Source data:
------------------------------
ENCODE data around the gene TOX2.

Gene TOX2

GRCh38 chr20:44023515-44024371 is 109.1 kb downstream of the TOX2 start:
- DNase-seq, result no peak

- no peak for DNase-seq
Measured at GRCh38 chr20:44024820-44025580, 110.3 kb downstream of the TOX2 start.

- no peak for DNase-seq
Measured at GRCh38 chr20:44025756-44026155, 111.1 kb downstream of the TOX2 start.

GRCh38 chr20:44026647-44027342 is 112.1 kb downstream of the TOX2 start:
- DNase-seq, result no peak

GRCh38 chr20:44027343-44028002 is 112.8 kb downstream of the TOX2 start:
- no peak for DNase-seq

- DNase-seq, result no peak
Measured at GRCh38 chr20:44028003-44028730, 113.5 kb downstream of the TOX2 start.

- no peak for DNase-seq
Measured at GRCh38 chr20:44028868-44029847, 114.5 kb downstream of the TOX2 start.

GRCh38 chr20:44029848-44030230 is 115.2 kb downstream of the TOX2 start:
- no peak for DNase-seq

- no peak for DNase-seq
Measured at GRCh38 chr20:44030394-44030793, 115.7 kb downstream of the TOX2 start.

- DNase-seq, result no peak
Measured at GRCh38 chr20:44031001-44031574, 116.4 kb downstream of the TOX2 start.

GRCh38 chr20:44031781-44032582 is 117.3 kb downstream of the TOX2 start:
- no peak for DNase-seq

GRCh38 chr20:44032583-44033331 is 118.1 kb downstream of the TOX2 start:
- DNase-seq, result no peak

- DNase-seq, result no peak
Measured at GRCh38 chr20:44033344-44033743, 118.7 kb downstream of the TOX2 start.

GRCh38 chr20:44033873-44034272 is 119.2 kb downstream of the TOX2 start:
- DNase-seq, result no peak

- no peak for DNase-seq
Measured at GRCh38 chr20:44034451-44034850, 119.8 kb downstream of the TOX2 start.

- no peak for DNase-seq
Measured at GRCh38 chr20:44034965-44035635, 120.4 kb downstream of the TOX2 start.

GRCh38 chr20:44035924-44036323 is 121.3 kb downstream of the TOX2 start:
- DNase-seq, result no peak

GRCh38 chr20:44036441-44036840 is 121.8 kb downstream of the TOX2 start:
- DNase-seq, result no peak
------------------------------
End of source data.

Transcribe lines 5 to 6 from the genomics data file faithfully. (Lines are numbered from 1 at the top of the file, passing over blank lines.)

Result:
- no peak for DNase-seq
Measured at GRCh38 chr20:44024820-44025580, 110.3 kb downstream of the TOX2 start.